Shocking News around Blood Pressure Control

Shocking News around Blood Pressure Control

6 monthly injections or “brain zapping” with electric pulses are among the most recent medical research topics to try and reduce blood pressure, a condition that affects around 14 million people in the UK.  

Research shows that 40 percent of patients with diagnosed high blood pressure do not take their medication as instructed and so scientists are looking for other forms of control. As scientific endeavours, these initiatives are interesting, but surely, prevention is always better than cure? We know for instance that in the UK by reducing excess salt in our diets to an average salt intake of just 6g per day we could prevent around 8,000 premature deaths and save the NHS over £570 million annually.

The Government has made it clear that salt intake needs to reduce and has provided voluntary salt targets for food manufacturers but progress has slowed down recently. 

What is required is a new mind set around salting and seasoning of all the food we eat based on an approach that would help to maintain normal blood pressure and improve population health.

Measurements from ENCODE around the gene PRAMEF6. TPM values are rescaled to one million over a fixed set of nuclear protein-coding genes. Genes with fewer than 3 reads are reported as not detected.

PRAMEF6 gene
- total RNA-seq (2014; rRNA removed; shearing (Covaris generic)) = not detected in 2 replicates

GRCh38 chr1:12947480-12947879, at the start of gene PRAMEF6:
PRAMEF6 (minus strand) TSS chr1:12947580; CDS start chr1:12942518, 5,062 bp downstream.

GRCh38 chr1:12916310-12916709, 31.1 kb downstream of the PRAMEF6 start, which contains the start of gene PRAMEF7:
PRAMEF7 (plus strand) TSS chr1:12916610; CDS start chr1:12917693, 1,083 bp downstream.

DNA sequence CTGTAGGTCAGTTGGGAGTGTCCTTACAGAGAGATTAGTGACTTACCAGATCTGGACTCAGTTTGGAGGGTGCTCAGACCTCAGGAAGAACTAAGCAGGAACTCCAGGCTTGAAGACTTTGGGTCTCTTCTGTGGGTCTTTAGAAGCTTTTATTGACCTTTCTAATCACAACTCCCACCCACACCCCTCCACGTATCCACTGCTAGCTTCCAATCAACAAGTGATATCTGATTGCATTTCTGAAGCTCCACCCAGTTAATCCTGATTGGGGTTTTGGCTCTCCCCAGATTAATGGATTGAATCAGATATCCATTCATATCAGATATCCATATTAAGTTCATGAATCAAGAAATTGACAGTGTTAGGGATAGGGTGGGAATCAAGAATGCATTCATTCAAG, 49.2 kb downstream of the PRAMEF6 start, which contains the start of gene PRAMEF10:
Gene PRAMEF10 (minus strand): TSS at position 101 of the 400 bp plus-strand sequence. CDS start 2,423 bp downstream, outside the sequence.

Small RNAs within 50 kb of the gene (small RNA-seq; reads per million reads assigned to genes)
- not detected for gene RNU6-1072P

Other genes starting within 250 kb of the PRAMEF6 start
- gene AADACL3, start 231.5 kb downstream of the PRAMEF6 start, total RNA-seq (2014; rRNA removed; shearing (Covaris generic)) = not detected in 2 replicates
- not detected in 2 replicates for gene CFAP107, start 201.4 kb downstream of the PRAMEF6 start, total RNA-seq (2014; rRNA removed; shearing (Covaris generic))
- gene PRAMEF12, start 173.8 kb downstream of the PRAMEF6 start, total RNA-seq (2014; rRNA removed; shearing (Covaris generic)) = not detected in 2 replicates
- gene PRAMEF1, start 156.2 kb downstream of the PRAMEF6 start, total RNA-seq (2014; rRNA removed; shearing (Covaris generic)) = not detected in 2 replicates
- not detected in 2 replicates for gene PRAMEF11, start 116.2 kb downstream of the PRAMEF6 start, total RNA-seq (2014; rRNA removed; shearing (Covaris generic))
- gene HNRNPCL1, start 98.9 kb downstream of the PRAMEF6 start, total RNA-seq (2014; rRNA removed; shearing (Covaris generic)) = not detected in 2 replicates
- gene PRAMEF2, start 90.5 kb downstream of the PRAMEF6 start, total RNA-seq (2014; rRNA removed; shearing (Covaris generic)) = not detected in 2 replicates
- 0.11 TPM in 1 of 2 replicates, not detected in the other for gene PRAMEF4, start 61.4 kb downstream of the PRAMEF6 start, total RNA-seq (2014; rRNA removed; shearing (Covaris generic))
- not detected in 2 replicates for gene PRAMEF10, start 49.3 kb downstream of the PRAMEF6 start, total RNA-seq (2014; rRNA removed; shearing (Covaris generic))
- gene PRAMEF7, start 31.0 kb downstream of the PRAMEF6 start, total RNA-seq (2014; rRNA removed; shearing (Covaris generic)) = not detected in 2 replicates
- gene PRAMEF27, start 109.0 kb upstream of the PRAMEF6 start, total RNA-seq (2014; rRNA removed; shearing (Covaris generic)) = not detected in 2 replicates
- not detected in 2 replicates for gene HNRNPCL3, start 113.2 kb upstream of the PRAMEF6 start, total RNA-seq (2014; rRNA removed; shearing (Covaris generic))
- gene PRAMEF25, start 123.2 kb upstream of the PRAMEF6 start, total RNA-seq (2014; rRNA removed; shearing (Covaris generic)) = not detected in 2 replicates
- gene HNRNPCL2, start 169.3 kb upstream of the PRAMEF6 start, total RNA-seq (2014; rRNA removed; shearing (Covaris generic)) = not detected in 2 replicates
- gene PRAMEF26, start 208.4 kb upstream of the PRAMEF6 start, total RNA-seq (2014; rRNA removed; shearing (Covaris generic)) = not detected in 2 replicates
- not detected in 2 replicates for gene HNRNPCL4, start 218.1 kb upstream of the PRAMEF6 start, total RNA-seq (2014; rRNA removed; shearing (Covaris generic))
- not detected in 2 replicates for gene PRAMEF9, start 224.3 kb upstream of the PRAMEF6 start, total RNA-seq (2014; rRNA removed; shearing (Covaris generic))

The use of foods that correct the mineral composition of processed foods, cooking salts or seasonings by replacing or reducing sodium with potassium and magnesium salts has been suggested as a means of addressing both the dominance of sodium, and the mineral inadequacies or imbalances of minerals in our diets (1). In this way balanced mineral salts, become the new “salt”.

Whilst many consumers know that too much salt is bad for them, they want good tasting alternatives that provide them with something more. Suölo® Reduced Sodium Sea Salt and Seasonings use a combination of essential minerals, magnesium and potassium, to reduce sodium by 50 percent but still provide great taste.  It is the perfect replacement for salt in all types of foods and provides a simple solution to reduce salt intake.

  1. Karpannen et al., 2005.  Why and how to implement sodium, potassium, calcium and magnesium changes in food items and diets.  Journal of Human Hypertension 19, S10-19
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